Bailout Watch 364: Chrysler Is Insane
Bailout fatigue? Not me. Every day I wake up wondering what new absurdity I’ll encounter in my quest to tell the truth about cars and those who make them. And just when I think it can’t get any more ridiculous—a Chrysler Fiat tie up, “strategic reviews” of dead brands, a back room bailout for an ex-Treasury Secretary’s new boss, viability plans spun out of thin air, product plans cut from the same cloth—it does. Here’s today’s hit of alternate reality: Chrysler wants—no, demands—that its suppliers cut their prices. WTF? Remind me again. Chrysler’s suppliers are making how much profit these days? I’m thinking… none. And how many cars can Chrysler build if its suppliers—make that one key supplier—can’t deliver parts? I’m thinking… none. Not that anyone’s buying Chrysler products, but blood from a stone? Aintgonnahappen.org.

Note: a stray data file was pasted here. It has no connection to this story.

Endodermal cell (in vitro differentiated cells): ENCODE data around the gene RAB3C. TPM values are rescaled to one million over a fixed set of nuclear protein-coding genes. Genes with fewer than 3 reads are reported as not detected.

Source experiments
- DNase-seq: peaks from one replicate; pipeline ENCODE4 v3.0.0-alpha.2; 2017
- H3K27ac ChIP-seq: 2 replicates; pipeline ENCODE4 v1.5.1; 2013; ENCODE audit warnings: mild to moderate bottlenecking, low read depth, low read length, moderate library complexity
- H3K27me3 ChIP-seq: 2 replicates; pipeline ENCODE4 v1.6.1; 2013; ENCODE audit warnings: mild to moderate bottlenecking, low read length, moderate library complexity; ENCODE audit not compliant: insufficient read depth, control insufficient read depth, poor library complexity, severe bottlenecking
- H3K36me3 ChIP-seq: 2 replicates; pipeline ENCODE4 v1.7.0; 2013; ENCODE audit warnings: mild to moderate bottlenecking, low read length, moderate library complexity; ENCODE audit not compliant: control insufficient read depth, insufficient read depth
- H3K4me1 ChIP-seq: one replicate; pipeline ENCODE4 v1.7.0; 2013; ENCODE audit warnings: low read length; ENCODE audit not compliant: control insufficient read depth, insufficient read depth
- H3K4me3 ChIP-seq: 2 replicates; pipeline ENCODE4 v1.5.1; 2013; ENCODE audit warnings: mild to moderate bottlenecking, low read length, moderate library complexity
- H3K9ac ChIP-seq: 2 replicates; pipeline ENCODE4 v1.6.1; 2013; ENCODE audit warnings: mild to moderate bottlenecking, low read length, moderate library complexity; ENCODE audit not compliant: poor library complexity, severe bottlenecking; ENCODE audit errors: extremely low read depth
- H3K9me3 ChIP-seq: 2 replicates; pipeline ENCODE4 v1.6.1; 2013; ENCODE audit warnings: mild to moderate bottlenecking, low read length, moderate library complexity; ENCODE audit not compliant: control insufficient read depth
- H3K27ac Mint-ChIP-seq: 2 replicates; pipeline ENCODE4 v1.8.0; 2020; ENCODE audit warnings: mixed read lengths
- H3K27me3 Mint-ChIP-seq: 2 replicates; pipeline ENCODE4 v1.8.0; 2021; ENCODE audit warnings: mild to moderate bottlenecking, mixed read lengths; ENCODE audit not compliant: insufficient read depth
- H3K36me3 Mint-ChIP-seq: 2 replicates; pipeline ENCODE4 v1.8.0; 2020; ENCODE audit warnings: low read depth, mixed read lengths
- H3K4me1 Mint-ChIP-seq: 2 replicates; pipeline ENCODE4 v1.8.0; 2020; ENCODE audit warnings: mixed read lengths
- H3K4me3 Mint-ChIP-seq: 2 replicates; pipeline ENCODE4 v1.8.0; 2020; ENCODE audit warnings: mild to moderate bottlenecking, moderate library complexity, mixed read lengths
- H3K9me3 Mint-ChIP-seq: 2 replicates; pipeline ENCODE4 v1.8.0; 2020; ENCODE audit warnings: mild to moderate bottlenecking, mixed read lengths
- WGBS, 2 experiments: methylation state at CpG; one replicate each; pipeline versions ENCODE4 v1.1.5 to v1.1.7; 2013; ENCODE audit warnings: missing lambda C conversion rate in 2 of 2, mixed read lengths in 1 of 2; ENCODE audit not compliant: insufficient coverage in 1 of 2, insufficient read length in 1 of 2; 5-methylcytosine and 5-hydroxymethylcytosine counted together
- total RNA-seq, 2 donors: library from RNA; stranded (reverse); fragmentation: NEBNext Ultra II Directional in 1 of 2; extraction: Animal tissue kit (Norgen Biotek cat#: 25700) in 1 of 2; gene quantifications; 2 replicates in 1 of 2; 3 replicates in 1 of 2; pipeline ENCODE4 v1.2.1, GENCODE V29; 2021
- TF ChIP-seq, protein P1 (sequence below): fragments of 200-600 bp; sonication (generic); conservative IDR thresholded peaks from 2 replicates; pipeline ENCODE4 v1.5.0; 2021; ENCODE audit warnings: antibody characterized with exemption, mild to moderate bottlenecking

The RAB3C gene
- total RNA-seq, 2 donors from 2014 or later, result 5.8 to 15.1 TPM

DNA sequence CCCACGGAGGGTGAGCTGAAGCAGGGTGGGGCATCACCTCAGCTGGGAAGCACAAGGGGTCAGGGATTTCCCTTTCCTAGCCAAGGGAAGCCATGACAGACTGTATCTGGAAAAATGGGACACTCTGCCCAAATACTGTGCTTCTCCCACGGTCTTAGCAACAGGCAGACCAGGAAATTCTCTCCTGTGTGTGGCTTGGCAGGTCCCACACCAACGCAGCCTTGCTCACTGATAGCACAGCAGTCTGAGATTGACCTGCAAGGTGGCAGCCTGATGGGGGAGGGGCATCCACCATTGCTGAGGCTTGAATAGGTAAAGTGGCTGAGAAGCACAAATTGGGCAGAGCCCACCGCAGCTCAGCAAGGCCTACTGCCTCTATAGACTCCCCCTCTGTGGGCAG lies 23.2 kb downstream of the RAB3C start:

And yet, there it is [via Automotive News]: “Chrysler LLC’s purchasing chief is demanding a new round of price cuts from suppliers as the automaker faces a Feb. 17 deadline to justify its federal bailout money. Scott Garberding has ordered price cuts from all suppliers effective April 1. Those would be in addition to annual price decreases required contractually of suppliers, according to a Jan. 26 Chrysler letter obtained by Automotive News.”
So Chrysler’s going to sacrifice its suppliers to get tax money to pay its suppliers to build cars no one’s buying. Fabulous! Literally.
“In his letter, Garberding offered suppliers a carrot in the form of a 90 percent share of any cost-reduction ideas they initiate. But such efforts require a long-term process of testing and evaluation.
The supplier executive said Chrysler’s mass layoffs have stripped much of the staff needed to run that program.”
You can’t make this shit up.
Dougfixit on Jan 29, 2009
The big 3 have been beating up on us suppliers for years. I would bring up the point time and time again that they are saving a few pennies now, but paying out big bucks later in warranty and customer dissatisfaction. The supplier I worked for does business with all the big 3 and some of the transplants, yet despite their diversification, they are deathly afraid of losing business. To which I would say "Zero money is better than negative money." Anyway I am now unemployed.
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